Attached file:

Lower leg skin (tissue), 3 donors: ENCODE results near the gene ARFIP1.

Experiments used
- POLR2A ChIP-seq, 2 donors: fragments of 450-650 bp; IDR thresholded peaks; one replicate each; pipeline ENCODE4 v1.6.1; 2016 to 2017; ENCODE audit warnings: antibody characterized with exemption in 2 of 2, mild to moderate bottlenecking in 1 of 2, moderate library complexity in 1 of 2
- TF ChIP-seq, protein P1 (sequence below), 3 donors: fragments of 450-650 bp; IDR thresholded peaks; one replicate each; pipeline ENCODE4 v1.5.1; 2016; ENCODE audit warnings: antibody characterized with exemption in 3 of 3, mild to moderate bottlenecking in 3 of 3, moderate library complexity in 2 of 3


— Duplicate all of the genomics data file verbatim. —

Lower leg skin (tissue), 3 donors: ENCODE results near the gene ARFIP1.

Experiments used
- POLR2A ChIP-seq, 2 donors: fragments of 450-650 bp; IDR thresholded peaks; one replicate each; pipeline ENCODE4 v1.6.1; 2016 to 2017; ENCODE audit warnings: antibody characterized with exemption in 2 of 2, mild to moderate bottlenecking in 1 of 2, moderate library complexity in 1 of 2
- TF ChIP-seq, protein P1 (sequence below), 3 donors: fragments of 450-650 bp; IDR thresholded peaks; one replicate each; pipeline ENCODE4 v1.5.1; 2016; ENCODE audit warnings: antibody characterized with exemption in 3 of 3, mild to moderate bottlenecking in 3 of 3, moderate library complexity in 2 of 3